Virtualization does not eliminate security concerns
Here is something that has struck me recently: virtualization and abstraction cannot eliminate security concerns, they can only move them from one place to another. In other words, virtualization by itself doesn't do anything to prevent security bugs; it just means that they happen in a different place.
(By virtualization I mean more than hardware and OS virtualization, I also include things like the JVM.)
The advantage of virtualization is that it moves the problem inwards, towards the center of the security onion, where fewer people have to get it right and it makes sense to devote much more effort to security. The disadvantage to virtualization is that abstractions are usually more general, which means that they are bigger and more complex, which is one of the things that are bad for security.
(The other disadvantage is that security bugs in the virtualization are much more dangerous and much more valuable to attackers, because they may compromise a whole bunch of people at once.)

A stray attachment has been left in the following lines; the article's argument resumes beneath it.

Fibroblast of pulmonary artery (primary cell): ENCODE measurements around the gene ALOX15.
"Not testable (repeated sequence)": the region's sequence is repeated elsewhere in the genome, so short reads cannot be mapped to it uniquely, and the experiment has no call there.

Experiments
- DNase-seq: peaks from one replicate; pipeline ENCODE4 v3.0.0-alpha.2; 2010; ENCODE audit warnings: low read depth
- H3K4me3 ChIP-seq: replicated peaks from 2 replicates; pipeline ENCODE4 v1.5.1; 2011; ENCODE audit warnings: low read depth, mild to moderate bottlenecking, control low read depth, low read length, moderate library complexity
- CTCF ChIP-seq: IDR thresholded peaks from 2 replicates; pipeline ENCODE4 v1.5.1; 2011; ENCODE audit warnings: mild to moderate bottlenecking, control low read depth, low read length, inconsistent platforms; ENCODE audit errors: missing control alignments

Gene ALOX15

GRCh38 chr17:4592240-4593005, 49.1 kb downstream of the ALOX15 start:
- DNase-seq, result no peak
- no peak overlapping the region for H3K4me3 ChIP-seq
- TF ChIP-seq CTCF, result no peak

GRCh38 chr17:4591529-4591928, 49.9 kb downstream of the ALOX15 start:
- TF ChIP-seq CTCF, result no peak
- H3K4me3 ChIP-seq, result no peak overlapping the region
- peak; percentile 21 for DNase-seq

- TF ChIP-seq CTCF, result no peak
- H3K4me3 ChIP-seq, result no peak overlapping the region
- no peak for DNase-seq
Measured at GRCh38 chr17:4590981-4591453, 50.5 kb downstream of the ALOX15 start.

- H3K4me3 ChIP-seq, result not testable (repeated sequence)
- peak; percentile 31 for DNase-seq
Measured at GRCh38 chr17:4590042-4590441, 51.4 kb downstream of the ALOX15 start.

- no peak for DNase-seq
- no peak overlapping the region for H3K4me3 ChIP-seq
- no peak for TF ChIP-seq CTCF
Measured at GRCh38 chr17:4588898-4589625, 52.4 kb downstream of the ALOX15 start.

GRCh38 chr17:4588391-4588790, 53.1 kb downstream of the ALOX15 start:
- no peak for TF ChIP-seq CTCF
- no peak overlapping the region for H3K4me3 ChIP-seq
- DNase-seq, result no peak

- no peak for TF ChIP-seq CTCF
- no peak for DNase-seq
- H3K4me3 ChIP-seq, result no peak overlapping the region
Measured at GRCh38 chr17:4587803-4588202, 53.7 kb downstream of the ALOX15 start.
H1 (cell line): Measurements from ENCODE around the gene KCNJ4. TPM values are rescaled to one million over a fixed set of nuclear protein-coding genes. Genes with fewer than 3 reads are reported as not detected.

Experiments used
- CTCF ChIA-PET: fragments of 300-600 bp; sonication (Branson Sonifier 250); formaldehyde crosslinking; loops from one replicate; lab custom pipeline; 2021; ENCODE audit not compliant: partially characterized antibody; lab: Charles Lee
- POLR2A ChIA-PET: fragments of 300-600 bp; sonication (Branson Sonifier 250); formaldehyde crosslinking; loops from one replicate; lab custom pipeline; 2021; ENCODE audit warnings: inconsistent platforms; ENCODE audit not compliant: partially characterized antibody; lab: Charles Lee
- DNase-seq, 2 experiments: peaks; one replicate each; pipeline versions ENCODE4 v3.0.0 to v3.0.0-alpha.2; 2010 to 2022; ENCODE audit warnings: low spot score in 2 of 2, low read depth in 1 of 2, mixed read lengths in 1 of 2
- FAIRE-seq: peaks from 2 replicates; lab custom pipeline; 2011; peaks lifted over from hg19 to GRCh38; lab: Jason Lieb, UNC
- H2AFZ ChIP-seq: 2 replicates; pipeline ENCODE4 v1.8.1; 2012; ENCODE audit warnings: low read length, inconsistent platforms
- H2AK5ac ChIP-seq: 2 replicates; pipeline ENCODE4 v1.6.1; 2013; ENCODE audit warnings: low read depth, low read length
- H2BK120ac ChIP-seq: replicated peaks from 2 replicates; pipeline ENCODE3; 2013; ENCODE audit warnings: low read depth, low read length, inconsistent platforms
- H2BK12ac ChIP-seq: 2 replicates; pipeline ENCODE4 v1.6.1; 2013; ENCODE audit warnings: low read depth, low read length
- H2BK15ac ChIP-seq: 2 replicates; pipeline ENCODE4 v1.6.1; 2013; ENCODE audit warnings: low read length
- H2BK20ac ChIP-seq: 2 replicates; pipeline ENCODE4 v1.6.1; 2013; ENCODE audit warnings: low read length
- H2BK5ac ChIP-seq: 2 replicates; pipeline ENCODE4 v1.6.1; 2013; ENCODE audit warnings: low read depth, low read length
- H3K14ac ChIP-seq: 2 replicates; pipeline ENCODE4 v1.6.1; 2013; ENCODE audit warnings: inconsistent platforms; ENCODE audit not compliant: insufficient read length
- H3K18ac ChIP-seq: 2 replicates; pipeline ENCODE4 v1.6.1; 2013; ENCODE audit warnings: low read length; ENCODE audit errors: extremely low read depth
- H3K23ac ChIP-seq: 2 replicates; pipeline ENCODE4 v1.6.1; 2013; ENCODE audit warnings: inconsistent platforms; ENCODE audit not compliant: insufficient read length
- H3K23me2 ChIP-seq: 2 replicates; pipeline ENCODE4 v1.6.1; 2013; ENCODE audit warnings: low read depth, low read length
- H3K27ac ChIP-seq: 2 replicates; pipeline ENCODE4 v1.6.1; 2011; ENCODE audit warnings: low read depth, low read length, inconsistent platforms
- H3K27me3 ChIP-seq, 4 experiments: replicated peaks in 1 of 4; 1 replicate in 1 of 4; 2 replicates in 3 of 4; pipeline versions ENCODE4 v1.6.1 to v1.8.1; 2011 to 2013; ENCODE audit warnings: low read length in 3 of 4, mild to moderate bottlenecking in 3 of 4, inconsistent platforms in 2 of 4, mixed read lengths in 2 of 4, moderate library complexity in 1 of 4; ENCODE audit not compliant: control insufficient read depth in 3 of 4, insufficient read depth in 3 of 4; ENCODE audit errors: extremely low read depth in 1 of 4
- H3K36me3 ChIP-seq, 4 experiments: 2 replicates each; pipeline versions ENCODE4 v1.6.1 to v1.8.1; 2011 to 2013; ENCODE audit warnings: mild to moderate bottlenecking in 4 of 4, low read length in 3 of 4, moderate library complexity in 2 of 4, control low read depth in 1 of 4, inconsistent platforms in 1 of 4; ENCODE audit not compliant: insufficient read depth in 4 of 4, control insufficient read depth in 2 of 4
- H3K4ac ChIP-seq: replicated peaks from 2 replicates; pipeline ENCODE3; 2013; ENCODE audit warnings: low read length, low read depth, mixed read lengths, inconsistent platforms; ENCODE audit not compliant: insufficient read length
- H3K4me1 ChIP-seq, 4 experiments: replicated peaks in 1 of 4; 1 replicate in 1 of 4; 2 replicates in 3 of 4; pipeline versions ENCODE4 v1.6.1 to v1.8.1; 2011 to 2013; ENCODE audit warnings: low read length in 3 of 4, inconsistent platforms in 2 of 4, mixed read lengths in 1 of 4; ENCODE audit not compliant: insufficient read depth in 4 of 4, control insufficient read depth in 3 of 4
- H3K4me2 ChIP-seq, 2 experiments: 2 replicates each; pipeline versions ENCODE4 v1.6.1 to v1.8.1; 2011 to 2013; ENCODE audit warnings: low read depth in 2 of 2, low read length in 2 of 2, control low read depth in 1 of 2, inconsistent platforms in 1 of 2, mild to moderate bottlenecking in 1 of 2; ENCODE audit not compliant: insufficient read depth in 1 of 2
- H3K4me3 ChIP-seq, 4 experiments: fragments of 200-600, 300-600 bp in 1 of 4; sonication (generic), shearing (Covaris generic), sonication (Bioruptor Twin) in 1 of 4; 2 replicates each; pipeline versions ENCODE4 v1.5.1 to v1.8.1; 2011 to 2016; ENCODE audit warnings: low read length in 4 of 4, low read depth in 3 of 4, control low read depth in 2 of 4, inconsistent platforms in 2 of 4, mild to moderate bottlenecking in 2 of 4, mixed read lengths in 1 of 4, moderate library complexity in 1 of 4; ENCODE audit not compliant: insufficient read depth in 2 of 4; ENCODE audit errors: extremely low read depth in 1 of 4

In the face of this, views on abstraction are partly a matter of perspective. With a local view of your system, you can have less exposure to security issues from not having to trust large abstractions. But if you have a global view, if your goal is to not have any security issues in any of your systems, you are less exposed with abstractions because they reduce the overall amount of security sensitive stuff across all of your systems; without the central abstractions, everyone has to get it right all of the time, which is a very difficult challenge.
Comments on this page:Written on 20 December 2007.